Green Guide, Haircutting, Vaping, Play, Terrence Malick, Irish Pubs, Kenya, Nicholson Baker, Latin,

Hic sunt camelopardus: this historical edition of The Browser is presented for archaeological purposes; links and formatting may be broken.

The Green Book

Alexander Nazaryan | Newsweek | 9th March 2017

Retracing the hotels and restaurants recommended in The Negro Motorist Green Book, published from 1936 to 1967 when black motorists in America needed a guide of their own to places that were safe and welcoming in states where a simple traffic stop could be fatal. The Green Book was an “overground railroad”. Here, you could fill your gas tank. “The Underground Railroad promised freedom; the Green Book promised something just as fundamentally American: leisure” (4,700 words)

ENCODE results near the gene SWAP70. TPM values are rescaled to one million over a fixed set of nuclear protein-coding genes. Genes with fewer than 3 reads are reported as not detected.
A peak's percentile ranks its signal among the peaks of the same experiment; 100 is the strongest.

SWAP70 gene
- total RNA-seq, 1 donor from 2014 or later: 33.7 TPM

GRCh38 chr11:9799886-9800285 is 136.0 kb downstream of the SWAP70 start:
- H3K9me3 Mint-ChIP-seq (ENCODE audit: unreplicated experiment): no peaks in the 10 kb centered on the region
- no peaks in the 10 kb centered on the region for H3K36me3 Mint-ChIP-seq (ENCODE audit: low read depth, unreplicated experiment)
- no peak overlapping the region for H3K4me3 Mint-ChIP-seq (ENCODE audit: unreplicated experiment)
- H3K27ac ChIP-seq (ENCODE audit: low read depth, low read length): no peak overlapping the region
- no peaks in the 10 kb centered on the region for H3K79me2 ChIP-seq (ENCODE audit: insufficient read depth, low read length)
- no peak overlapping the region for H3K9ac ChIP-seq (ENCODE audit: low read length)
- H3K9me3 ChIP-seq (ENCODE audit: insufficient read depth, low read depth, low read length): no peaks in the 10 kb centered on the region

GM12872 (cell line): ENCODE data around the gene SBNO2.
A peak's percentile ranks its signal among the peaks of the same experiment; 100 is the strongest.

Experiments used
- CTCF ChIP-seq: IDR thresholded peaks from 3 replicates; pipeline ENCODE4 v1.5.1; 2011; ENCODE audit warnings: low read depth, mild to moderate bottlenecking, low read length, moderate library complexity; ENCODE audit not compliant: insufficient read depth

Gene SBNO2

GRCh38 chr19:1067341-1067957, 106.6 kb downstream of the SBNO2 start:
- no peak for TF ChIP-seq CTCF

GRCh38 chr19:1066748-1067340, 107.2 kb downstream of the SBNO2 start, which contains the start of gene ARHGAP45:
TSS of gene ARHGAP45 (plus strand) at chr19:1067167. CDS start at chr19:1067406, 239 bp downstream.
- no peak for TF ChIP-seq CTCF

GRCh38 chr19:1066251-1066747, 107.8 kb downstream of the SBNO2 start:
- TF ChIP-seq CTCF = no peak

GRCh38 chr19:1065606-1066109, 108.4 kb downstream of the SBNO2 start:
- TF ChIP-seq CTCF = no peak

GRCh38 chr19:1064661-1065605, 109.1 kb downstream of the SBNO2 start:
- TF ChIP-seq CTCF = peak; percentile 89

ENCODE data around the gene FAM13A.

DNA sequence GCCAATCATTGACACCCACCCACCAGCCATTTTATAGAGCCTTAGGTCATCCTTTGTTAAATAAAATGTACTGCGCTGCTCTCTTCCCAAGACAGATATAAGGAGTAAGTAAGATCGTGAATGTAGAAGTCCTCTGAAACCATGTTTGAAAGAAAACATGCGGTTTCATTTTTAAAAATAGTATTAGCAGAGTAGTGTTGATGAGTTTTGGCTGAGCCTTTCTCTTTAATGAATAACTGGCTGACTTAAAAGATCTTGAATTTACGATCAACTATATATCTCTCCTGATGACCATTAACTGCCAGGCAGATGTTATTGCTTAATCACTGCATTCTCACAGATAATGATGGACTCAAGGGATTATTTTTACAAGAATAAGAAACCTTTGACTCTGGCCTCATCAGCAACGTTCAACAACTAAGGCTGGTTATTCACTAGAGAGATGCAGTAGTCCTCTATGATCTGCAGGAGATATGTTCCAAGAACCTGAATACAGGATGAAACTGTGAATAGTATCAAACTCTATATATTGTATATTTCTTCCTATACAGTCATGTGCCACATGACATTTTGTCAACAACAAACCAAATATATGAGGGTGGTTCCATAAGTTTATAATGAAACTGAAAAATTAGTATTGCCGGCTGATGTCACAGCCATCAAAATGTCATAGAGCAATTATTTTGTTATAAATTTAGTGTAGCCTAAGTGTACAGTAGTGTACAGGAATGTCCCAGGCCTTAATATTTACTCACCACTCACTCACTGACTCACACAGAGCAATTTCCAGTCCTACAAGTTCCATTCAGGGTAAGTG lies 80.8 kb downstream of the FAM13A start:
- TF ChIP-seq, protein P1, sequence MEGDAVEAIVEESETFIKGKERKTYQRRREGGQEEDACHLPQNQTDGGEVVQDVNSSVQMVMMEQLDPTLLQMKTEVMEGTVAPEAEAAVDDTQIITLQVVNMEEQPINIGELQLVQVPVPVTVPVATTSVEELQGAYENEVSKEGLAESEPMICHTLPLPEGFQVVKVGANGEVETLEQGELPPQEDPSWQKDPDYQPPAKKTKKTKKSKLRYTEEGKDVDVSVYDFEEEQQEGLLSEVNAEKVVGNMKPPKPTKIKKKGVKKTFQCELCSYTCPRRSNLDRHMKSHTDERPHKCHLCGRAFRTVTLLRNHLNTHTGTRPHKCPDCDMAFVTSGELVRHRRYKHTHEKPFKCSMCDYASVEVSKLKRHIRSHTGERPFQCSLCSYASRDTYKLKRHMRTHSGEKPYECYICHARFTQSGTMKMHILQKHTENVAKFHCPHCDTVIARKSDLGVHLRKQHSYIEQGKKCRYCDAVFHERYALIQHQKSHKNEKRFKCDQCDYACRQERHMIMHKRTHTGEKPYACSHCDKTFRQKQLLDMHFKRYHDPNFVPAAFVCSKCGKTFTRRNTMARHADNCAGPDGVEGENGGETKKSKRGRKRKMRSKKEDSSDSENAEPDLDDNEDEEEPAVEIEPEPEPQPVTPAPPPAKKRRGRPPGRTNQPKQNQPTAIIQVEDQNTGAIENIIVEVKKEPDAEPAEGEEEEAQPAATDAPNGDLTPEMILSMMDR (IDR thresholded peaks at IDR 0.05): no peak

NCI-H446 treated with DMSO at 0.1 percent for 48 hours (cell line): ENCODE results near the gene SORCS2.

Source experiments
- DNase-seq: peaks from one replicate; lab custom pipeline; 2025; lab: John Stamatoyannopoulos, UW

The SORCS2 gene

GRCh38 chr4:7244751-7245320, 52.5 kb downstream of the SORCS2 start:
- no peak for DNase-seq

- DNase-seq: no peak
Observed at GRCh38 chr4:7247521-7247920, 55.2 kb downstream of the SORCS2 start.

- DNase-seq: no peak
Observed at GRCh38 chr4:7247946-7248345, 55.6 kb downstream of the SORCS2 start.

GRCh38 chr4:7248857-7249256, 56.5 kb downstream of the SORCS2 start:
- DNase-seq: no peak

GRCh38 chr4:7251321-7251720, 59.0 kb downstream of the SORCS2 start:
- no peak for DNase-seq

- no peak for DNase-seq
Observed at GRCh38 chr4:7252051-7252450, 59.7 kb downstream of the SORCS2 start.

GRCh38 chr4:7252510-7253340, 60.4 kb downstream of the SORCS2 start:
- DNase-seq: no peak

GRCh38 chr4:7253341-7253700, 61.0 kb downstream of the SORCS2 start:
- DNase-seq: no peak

High Fade

Bryan Washington | Paris Review | 13th March 2017

The American male haircut. Field notes from Houston, New Orleans, and elsewhere. “Coming up in Texas, my first barber was a black guy, a veteran and a friend of my father’s, and also a homophobe and an apologist. But he’d fade you up like no one’s business. He cradled my head like a sculptor. I came to associate his art with a brutish, inert, many-armed ignorance. Your hair, he told me, should only ever be done by a black man. No one else will do you justice; they don’t have it in them” (999 words)

Big Tobacco Has Caught Startup Fever

Felix Gillette et al | Bloomberg Businessweek | 8th March 2017

No more smoking; at least, no more cigarettes. The companies formerly known as Big Tobacco are chasing the tech industry model. They want Nicotine 2.0 — a “killer tobacco app that doesn’t kill”. BATS and Reynolds are betting on vaping. Philip Morris is pushing the IQOS, a cigar-like gizmo that heats tobacco without burning. “Once people see everybody around them using these new products, that constantly accelerates the process. It becomes a self-fulfilling prophecy” (4,080 words)

Escape To Another World

Ryan Avent | 1843 | 13th March 2017